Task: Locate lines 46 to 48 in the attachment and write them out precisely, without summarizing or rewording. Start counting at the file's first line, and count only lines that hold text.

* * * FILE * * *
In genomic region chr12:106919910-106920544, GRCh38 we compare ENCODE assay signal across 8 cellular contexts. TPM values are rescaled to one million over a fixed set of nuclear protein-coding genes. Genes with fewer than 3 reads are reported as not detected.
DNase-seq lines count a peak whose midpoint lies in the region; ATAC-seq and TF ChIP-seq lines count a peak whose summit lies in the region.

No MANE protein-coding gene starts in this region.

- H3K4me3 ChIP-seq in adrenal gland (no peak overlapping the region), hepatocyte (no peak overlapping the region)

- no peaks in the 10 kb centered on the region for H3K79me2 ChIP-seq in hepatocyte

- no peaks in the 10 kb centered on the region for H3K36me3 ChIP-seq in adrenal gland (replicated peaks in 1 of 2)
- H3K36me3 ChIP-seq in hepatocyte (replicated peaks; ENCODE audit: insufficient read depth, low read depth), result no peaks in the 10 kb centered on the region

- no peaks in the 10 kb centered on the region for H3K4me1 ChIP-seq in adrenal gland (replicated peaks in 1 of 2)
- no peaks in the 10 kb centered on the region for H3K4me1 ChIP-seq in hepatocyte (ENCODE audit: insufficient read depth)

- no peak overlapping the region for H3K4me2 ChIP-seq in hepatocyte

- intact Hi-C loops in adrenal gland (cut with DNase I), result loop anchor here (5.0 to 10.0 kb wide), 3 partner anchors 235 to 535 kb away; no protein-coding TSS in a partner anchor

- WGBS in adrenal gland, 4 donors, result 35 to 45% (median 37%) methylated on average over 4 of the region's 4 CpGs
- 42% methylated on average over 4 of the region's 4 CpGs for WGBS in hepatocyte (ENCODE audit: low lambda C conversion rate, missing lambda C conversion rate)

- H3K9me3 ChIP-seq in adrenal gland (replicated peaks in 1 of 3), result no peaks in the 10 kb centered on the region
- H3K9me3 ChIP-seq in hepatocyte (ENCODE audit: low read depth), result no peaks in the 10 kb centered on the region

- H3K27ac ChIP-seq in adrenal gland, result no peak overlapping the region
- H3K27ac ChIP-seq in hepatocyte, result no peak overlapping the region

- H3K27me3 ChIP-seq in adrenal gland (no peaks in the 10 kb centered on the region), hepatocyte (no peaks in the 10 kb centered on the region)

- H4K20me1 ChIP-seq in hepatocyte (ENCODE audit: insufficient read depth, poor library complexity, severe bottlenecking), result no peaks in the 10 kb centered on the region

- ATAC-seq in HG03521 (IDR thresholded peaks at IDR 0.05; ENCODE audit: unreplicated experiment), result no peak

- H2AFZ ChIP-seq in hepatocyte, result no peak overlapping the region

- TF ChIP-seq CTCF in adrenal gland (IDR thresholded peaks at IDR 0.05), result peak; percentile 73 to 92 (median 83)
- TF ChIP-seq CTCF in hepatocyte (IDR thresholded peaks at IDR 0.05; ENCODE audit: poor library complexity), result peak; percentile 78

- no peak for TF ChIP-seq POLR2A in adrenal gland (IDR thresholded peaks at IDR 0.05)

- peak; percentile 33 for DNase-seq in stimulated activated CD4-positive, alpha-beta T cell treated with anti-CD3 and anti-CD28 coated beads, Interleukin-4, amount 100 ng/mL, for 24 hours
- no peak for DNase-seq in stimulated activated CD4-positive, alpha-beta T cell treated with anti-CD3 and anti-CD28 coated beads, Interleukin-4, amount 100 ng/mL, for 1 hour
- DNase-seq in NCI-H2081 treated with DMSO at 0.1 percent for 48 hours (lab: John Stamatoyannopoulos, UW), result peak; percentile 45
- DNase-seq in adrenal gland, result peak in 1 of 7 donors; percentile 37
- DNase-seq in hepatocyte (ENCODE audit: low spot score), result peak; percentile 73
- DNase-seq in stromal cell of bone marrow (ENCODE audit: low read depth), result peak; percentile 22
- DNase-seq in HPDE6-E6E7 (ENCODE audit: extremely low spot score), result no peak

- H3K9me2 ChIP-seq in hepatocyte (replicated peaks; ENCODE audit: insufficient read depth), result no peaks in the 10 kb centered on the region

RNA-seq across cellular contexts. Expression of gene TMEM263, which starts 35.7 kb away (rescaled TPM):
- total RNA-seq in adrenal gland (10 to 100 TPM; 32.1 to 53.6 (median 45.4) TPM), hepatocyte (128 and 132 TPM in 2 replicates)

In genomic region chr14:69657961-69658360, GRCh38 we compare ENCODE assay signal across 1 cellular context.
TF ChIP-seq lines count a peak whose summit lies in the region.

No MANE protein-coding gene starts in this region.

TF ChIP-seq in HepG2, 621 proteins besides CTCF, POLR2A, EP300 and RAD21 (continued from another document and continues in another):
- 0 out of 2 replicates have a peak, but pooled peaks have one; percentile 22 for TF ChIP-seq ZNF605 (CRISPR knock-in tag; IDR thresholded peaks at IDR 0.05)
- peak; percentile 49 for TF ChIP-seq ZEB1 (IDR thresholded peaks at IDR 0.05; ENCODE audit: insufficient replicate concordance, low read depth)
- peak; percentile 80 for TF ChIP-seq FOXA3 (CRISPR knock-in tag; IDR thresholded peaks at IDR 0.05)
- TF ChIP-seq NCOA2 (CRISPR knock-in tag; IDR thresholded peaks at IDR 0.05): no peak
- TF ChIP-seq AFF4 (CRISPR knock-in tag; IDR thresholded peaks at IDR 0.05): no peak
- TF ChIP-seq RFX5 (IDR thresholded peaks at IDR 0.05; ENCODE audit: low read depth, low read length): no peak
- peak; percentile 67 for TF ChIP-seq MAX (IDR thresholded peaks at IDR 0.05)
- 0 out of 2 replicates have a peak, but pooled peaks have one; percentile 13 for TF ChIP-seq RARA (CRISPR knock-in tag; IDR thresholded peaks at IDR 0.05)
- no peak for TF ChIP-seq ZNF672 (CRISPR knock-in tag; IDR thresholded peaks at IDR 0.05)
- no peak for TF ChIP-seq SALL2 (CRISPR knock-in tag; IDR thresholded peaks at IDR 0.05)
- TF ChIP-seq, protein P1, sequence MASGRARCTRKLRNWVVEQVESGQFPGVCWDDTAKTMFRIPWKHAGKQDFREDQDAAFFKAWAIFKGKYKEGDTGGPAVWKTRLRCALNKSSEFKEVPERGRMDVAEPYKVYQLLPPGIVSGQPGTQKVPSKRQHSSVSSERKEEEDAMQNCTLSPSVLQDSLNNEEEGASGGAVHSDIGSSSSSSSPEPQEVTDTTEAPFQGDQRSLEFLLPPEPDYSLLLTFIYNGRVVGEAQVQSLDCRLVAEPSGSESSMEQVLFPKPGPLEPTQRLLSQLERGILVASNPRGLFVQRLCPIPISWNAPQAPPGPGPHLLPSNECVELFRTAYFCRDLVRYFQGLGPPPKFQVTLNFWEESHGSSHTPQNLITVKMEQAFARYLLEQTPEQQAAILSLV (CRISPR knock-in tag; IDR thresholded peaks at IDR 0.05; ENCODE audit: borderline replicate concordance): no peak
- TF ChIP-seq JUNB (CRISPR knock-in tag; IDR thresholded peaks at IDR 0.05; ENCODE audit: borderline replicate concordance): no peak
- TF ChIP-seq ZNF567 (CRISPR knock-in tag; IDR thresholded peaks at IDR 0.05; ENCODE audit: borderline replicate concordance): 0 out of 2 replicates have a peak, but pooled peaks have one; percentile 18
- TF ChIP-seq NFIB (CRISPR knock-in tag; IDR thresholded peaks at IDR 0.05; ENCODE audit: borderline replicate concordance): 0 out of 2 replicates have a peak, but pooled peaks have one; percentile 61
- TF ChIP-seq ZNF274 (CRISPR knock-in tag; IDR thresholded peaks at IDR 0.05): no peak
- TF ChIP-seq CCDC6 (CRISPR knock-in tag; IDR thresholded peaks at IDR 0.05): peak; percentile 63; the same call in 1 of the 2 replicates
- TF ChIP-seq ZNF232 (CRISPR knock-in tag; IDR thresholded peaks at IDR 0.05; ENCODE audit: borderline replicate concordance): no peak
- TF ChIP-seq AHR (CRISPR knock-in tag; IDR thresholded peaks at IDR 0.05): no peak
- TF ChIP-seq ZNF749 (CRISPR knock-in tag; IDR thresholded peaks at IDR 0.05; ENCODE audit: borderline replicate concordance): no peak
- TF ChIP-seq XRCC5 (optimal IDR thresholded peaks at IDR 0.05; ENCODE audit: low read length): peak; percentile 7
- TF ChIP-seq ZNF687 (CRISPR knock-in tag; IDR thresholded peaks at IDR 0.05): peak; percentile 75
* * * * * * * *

- 0 out of 2 replicates have a peak, but pooled peaks have one; percentile 13 for TF ChIP-seq RARA (CRISPR knock-in tag; IDR thresholded peaks at IDR 0.05)
- no peak for TF ChIP-seq ZNF672 (CRISPR knock-in tag; IDR thresholded peaks at IDR 0.05)
- no peak for TF ChIP-seq SALL2 (CRISPR knock-in tag; IDR thresholded peaks at IDR 0.05)